That feasibility, or the idea of any study committee, should have come through the public works committee process, and that process and feasibility should have been debated there before going to the county board, no matter how long it took. The same goes for any work by Ms. Johnson; that should have been by a vote of at least the public works committee.
Instead, it comes from a lone wolf working with Ms. Johnson and the company, and establishing timelines that apparently Petco is dictating. It looks like the resolution is intended to force the county to make a quick decision, with subtle hints that Petco won't wait longer than 60 days.
That's so much hooey. If Petco has a buyer before the county is ready to make up its mind, it should sell to that buyer. In fact, a sale to a commercial enterprise - an expansion of the private sector rather than an expansion of the public sector - is preferable anyway.
It will actually create jobs rather than just shiny new offices for existing government workers.
As Mr. Sorensen pointed out, considering this purchase means recalculating every cost - the cost to build, the cost to renovate, the cost of remodeling the current facility, the cost or income derived from Kwik Trip, the subsidies supplied by any TIF districts, etc. - a daunting task that cannot be accomplished in 60 days.
A couple of other points about the supposed benefits of a purchase.
First, moving the highway department there will require expensive renovations of that property, and those costs could be astronomical. Period. That's another point Mr. Sorensen made in reference to another county purchase. To pretend the highway department can just pack up and move over to "a nearly new facility without nearly that large an investment" is nonsense, even with a bargain basement sale price.
Second, the idea that the county will lease space to commercial enterprises and realize significant government revenues is more folly. As Mr. VanRaalte pointed out, the county's real-estate deals have been anything but stellar. Indeed, the last thing we need is county government acting as a landlord for the private sector. That is not its mission.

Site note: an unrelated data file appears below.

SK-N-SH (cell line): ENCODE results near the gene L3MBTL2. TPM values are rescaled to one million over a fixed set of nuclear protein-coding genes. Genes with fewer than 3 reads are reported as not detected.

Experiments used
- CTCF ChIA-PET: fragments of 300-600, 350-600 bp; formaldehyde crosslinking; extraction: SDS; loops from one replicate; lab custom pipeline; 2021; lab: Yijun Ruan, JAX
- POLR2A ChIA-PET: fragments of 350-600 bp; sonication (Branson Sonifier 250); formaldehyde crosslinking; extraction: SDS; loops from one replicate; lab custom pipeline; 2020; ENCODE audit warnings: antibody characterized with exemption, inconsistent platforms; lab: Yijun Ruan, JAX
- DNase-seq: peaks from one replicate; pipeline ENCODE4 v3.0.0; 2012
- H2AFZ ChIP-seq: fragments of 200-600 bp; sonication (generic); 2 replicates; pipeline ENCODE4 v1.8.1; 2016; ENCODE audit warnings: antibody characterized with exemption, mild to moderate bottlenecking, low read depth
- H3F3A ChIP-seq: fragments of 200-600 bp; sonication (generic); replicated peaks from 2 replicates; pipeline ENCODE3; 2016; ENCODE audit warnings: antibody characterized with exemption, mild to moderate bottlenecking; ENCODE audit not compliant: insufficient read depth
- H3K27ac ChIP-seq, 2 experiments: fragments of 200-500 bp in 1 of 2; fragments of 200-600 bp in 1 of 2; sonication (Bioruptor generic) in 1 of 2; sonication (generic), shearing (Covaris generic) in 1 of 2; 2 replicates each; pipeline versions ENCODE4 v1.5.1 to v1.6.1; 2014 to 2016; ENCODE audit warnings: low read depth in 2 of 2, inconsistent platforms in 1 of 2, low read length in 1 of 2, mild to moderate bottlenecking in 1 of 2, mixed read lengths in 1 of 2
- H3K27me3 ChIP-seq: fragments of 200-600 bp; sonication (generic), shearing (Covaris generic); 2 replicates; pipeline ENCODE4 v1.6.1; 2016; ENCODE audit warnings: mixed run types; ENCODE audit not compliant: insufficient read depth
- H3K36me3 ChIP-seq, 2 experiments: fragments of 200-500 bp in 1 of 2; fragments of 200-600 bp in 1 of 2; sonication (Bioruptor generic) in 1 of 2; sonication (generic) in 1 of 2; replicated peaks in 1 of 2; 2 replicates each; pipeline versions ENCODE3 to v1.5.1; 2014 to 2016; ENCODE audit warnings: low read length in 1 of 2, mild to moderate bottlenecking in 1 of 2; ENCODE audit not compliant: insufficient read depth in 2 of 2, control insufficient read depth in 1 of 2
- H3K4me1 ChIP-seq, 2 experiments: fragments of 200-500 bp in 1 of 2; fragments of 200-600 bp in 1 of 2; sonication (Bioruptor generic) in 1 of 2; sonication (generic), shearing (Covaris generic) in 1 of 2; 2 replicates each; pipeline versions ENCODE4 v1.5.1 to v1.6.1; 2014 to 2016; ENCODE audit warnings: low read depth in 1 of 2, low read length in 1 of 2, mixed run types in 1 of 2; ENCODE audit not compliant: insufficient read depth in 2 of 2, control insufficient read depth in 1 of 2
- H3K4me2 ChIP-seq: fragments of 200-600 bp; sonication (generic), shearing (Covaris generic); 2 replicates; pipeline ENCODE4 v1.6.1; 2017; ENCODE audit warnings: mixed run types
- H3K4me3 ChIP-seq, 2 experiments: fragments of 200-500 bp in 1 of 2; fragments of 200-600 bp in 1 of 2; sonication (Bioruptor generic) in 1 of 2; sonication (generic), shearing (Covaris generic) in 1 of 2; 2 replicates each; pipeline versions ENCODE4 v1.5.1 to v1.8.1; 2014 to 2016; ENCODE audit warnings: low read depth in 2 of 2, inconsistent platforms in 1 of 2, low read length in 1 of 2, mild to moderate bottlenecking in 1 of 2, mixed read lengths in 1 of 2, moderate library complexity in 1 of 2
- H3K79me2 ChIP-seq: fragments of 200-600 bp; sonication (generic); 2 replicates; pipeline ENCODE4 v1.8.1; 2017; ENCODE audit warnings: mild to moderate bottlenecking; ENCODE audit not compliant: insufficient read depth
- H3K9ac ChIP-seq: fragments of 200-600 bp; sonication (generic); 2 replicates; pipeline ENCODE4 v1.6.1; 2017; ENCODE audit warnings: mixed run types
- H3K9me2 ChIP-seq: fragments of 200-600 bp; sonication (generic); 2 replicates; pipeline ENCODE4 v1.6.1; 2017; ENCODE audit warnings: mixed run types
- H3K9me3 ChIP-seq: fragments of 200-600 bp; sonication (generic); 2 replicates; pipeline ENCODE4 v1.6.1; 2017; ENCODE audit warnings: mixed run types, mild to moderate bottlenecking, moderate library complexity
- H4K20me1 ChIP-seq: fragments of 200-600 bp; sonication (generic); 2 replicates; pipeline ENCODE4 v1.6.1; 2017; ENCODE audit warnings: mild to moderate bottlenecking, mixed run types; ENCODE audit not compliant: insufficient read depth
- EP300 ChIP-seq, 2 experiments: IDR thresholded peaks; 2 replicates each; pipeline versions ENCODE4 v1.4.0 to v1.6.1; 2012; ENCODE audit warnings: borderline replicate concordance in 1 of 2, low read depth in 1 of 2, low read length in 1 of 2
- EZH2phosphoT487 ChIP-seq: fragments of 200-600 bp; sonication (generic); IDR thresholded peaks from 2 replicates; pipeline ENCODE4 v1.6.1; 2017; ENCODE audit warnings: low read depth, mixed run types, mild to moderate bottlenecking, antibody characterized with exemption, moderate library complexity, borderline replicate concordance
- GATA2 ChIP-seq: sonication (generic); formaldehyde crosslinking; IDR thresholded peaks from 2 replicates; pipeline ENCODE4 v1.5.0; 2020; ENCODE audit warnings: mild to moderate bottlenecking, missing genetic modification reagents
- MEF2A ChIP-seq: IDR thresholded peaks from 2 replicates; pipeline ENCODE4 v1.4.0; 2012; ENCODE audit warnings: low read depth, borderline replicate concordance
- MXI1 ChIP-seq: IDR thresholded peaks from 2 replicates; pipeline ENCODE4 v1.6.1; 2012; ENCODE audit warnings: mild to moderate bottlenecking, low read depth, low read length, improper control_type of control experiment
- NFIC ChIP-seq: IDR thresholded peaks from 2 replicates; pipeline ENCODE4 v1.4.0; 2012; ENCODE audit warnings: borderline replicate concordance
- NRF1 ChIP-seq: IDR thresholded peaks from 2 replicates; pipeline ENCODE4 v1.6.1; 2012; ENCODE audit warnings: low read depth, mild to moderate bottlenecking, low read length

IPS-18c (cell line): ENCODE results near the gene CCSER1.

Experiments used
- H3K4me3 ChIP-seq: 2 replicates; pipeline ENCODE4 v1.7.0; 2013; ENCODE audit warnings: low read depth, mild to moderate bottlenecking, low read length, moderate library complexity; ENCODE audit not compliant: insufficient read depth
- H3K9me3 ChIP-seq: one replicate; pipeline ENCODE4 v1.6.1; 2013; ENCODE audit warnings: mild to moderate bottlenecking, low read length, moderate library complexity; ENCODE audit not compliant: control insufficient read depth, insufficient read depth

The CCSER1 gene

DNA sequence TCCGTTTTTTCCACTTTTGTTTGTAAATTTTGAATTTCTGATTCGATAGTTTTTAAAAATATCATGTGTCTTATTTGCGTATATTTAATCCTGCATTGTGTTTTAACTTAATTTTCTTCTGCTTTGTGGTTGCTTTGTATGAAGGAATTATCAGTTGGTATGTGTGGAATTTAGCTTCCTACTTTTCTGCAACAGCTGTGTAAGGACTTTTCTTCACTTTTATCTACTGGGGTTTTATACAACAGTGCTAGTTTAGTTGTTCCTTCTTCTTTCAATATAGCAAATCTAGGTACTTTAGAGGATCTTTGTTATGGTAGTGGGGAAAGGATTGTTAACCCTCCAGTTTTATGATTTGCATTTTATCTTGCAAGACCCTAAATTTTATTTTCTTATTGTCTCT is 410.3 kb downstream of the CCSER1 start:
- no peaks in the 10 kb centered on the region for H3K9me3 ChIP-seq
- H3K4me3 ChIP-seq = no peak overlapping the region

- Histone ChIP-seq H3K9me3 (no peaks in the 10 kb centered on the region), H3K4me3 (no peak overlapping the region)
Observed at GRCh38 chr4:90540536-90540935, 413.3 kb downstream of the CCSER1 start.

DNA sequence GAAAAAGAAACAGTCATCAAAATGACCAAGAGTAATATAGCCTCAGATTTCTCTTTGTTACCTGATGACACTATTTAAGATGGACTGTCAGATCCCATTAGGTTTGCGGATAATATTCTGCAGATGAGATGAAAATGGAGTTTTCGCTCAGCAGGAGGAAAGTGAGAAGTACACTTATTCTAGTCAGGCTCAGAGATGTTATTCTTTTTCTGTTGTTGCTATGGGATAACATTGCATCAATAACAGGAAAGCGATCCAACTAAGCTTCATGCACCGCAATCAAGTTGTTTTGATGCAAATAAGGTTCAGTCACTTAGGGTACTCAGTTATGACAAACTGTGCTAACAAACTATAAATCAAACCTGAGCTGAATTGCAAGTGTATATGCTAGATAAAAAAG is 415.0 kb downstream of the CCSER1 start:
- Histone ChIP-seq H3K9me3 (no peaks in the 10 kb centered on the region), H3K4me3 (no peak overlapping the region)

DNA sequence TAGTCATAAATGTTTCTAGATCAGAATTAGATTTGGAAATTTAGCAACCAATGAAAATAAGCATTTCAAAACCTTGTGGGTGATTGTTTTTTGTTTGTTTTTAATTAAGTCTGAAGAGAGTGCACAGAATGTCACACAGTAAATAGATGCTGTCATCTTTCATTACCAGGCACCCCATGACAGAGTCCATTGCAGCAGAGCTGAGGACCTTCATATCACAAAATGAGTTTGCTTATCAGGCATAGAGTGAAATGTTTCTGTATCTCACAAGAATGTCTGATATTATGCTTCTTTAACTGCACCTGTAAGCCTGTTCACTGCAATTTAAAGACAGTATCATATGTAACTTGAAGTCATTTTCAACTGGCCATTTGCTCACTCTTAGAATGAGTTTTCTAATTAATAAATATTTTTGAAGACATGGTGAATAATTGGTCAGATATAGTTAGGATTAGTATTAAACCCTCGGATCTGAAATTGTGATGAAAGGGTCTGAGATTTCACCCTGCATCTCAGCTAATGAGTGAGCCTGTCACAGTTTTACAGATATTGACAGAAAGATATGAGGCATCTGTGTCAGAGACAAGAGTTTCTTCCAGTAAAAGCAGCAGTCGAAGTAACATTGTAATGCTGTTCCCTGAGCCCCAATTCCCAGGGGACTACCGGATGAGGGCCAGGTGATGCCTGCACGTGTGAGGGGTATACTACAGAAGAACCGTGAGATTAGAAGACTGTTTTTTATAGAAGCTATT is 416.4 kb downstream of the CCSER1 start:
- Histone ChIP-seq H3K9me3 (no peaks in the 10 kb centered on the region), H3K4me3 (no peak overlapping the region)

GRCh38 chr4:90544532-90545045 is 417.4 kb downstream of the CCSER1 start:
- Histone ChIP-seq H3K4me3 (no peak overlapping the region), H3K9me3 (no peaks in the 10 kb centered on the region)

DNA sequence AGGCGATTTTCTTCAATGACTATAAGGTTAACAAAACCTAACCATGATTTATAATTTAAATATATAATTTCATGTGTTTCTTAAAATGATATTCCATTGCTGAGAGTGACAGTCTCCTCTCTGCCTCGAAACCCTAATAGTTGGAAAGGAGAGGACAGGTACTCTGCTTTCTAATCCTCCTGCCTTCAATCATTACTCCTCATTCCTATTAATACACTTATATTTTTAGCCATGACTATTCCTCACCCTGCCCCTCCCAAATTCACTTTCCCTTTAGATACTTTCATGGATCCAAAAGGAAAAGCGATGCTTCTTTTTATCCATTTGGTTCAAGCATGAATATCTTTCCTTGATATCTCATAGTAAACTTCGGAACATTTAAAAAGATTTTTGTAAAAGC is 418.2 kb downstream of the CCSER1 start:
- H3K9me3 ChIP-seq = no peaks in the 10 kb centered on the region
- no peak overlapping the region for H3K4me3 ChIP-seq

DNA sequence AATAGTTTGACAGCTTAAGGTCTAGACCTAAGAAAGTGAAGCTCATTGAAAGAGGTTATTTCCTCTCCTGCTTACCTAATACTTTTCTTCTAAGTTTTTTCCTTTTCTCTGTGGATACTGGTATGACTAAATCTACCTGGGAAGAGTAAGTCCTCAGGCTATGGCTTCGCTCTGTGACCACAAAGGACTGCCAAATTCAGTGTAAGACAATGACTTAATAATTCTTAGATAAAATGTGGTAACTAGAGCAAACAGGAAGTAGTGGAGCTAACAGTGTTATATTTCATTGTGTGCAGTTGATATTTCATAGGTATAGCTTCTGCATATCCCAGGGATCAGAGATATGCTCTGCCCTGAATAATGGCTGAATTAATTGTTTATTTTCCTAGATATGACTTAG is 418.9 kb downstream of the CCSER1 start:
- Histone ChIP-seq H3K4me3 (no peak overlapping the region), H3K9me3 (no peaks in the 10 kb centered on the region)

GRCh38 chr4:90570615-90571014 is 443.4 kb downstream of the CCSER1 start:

If anybody thinks government-run business incubators are a good idea, just take a drive down to Wauwatosa and stroll down Innovation Drive and its parade of empty office buildings. Since the park opened in 2011, it attracted one private-sector office building development, along with a smattering of tenants.
Think county government will do any better in Rhinelander? Mr. VanRaalte referred to these empty spaces as carrying costs, and we expect the county would be carrying a lot of those costs.
Finally, it is more folly to think a new Kwik Trip will create jobs and stimulate the economy. As we have observed before, that Kwik Trip will represent a redistribution of existing commerce, not new economic activity. It will shift customers from other convenience stores and gas stations to its own site, thereby costing those existing businesses income.
To that point, supervisor Jim Winkler said at the county board meeting that some of his Newbold constituents want a Kwik Trip at the current highway department location. We bet they do. But that means the places where they now do business will lose them.
If the market falls that way, the market falls that way, but the county should not be picking winners and losers and facilitating that shift. And neither should the OCEDC.
As we proceed, transparency is of the utmost importance. So is conducting business through the proper channels - the public rather than the back channels - and taking the time to fully understand the implications of creating what we believe is a gigantic government boondoggle waiting to happen (or, as Mr. Sorensen put it, a can of worms).
Certainly the county should be in no rush and should not worry about Petco abandoning them. The company has already done that. Petco has already left its ugly mark on Oneida County.
The only question now is whether the OCEDC and county government will let the stain soak in for good.